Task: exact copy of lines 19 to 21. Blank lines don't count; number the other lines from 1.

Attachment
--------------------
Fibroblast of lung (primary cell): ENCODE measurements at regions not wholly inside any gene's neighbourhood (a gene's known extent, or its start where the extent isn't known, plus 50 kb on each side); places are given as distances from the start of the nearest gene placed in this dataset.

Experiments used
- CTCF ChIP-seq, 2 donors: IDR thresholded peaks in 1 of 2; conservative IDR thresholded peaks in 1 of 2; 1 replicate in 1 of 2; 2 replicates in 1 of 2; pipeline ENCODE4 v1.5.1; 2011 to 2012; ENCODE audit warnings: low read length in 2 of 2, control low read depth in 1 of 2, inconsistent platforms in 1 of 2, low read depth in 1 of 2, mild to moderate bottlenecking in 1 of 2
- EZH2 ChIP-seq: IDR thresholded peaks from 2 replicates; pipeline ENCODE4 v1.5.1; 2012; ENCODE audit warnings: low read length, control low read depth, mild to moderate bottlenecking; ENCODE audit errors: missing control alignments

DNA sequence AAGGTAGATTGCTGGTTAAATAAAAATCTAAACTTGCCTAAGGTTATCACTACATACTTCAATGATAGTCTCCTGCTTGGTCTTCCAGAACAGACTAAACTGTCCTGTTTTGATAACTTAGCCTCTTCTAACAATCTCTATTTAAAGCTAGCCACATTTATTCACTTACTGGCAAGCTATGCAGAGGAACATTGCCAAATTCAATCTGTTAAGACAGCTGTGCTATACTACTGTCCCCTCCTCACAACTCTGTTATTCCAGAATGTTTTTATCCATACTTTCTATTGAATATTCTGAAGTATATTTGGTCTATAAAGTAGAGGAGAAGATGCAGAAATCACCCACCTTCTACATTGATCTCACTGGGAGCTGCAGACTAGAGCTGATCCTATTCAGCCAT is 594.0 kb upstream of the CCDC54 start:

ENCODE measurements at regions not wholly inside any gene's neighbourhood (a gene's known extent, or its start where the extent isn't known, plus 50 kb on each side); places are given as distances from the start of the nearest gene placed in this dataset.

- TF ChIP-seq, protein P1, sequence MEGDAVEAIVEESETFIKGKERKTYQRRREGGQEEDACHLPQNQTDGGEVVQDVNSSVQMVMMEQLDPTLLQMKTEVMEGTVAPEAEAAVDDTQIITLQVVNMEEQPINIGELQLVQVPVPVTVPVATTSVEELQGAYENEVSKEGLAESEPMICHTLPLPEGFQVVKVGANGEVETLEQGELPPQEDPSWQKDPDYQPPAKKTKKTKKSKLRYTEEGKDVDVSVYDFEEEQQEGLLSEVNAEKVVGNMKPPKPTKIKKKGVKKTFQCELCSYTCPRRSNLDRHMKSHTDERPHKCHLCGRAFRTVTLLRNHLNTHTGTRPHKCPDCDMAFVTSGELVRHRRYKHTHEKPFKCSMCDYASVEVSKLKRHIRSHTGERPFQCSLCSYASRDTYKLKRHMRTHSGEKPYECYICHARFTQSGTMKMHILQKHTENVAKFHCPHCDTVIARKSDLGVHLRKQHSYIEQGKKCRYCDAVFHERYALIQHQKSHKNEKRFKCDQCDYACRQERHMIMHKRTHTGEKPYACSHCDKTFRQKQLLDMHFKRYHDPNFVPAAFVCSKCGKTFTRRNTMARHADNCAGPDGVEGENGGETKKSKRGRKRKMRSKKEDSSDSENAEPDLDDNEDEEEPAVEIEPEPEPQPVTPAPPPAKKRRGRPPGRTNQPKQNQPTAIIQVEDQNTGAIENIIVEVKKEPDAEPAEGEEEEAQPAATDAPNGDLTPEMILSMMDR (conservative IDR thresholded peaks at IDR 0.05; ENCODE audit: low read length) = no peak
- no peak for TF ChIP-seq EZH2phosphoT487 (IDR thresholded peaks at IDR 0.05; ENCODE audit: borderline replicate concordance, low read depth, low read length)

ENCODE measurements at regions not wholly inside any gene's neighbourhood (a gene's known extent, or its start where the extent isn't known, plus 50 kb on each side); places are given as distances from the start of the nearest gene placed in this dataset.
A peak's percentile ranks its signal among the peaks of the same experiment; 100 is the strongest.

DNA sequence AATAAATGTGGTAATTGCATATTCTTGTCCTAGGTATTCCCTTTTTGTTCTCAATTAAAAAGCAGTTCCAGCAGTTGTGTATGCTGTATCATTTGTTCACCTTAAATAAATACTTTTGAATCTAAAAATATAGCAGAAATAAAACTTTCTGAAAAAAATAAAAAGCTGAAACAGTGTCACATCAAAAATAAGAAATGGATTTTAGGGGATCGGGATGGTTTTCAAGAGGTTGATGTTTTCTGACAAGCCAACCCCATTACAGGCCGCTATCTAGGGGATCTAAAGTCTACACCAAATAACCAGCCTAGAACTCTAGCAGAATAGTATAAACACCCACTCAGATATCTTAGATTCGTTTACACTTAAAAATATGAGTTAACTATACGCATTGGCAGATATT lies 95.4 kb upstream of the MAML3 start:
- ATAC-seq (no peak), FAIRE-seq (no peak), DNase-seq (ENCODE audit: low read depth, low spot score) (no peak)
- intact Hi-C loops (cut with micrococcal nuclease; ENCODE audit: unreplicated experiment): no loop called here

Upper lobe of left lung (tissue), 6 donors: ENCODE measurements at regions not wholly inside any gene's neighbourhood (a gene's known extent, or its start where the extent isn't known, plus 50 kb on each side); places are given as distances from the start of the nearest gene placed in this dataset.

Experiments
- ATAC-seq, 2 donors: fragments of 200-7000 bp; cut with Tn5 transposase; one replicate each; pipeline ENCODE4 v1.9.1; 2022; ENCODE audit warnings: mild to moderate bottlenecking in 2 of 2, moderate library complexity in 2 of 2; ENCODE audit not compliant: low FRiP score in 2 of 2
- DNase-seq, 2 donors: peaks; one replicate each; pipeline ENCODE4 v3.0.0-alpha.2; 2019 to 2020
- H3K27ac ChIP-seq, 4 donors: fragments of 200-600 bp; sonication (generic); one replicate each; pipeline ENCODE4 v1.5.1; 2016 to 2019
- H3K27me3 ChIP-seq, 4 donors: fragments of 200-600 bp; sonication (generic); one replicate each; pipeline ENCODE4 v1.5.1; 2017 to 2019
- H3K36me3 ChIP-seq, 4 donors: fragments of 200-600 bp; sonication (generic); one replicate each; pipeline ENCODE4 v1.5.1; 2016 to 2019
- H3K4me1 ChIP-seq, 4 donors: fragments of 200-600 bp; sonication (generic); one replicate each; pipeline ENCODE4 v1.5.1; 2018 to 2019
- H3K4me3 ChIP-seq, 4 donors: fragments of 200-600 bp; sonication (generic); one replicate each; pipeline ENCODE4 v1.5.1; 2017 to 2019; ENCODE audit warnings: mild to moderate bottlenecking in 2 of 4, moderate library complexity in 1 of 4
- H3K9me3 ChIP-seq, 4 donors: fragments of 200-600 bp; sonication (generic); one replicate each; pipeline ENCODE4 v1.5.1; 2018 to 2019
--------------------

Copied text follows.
- H3K27me3 ChIP-seq, 4 donors: fragments of 200-600 bp; sonication (generic); one replicate each; pipeline ENCODE4 v1.5.1; 2017 to 2019
- H3K36me3 ChIP-seq, 4 donors: fragments of 200-600 bp; sonication (generic); one replicate each; pipeline ENCODE4 v1.5.1; 2016 to 2019
- H3K4me1 ChIP-seq, 4 donors: fragments of 200-600 bp; sonication (generic); one replicate each; pipeline ENCODE4 v1.5.1; 2018 to 2019